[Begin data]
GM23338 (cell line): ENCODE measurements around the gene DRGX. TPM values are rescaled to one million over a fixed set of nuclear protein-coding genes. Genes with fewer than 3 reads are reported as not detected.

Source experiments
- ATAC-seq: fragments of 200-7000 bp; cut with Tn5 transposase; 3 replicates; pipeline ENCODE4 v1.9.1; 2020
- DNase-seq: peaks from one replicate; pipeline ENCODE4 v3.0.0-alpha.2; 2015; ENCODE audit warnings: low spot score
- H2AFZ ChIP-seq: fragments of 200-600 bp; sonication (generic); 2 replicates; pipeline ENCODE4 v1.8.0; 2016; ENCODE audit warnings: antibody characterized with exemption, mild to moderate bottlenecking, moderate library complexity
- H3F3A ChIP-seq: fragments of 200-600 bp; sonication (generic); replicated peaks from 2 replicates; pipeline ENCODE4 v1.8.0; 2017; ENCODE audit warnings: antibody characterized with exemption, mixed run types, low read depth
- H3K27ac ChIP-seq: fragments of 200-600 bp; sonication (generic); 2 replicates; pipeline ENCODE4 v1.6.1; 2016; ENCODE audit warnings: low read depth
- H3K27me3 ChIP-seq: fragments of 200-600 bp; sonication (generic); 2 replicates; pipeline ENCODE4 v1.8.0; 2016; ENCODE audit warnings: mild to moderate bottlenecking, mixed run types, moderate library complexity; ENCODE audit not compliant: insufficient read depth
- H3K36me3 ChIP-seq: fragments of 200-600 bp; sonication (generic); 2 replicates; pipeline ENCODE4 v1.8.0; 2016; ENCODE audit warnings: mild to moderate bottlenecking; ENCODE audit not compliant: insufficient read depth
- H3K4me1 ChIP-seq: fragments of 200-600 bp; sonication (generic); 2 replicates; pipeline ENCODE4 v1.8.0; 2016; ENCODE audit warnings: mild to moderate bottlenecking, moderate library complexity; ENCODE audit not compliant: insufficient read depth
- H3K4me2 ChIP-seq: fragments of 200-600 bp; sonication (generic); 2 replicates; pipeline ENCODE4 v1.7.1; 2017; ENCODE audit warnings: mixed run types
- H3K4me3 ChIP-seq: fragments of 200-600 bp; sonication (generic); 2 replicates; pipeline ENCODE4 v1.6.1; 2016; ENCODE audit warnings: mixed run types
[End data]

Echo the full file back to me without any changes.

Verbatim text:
GM23338 (cell line): ENCODE measurements around the gene DRGX. TPM values are rescaled to one million over a fixed set of nuclear protein-coding genes. Genes with fewer than 3 reads are reported as not detected.

Source experiments
- ATAC-seq: fragments of 200-7000 bp; cut with Tn5 transposase; 3 replicates; pipeline ENCODE4 v1.9.1; 2020
- DNase-seq: peaks from one replicate; pipeline ENCODE4 v3.0.0-alpha.2; 2015; ENCODE audit warnings: low spot score
- H2AFZ ChIP-seq: fragments of 200-600 bp; sonication (generic); 2 replicates; pipeline ENCODE4 v1.8.0; 2016; ENCODE audit warnings: antibody characterized with exemption, mild to moderate bottlenecking, moderate library complexity
- H3F3A ChIP-seq: fragments of 200-600 bp; sonication (generic); replicated peaks from 2 replicates; pipeline ENCODE4 v1.8.0; 2017; ENCODE audit warnings: antibody characterized with exemption, mixed run types, low read depth
- H3K27ac ChIP-seq: fragments of 200-600 bp; sonication (generic); 2 replicates; pipeline ENCODE4 v1.6.1; 2016; ENCODE audit warnings: low read depth
- H3K27me3 ChIP-seq: fragments of 200-600 bp; sonication (generic); 2 replicates; pipeline ENCODE4 v1.8.0; 2016; ENCODE audit warnings: mild to moderate bottlenecking, mixed run types, moderate library complexity; ENCODE audit not compliant: insufficient read depth
- H3K36me3 ChIP-seq: fragments of 200-600 bp; sonication (generic); 2 replicates; pipeline ENCODE4 v1.8.0; 2016; ENCODE audit warnings: mild to moderate bottlenecking; ENCODE audit not compliant: insufficient read depth
- H3K4me1 ChIP-seq: fragments of 200-600 bp; sonication (generic); 2 replicates; pipeline ENCODE4 v1.8.0; 2016; ENCODE audit warnings: mild to moderate bottlenecking, moderate library complexity; ENCODE audit not compliant: insufficient read depth
- H3K4me2 ChIP-seq: fragments of 200-600 bp; sonication (generic); 2 replicates; pipeline ENCODE4 v1.7.1; 2017; ENCODE audit warnings: mixed run types
- H3K4me3 ChIP-seq: fragments of 200-600 bp; sonication (generic); 2 replicates; pipeline ENCODE4 v1.6.1; 2016; ENCODE audit warnings: mixed run types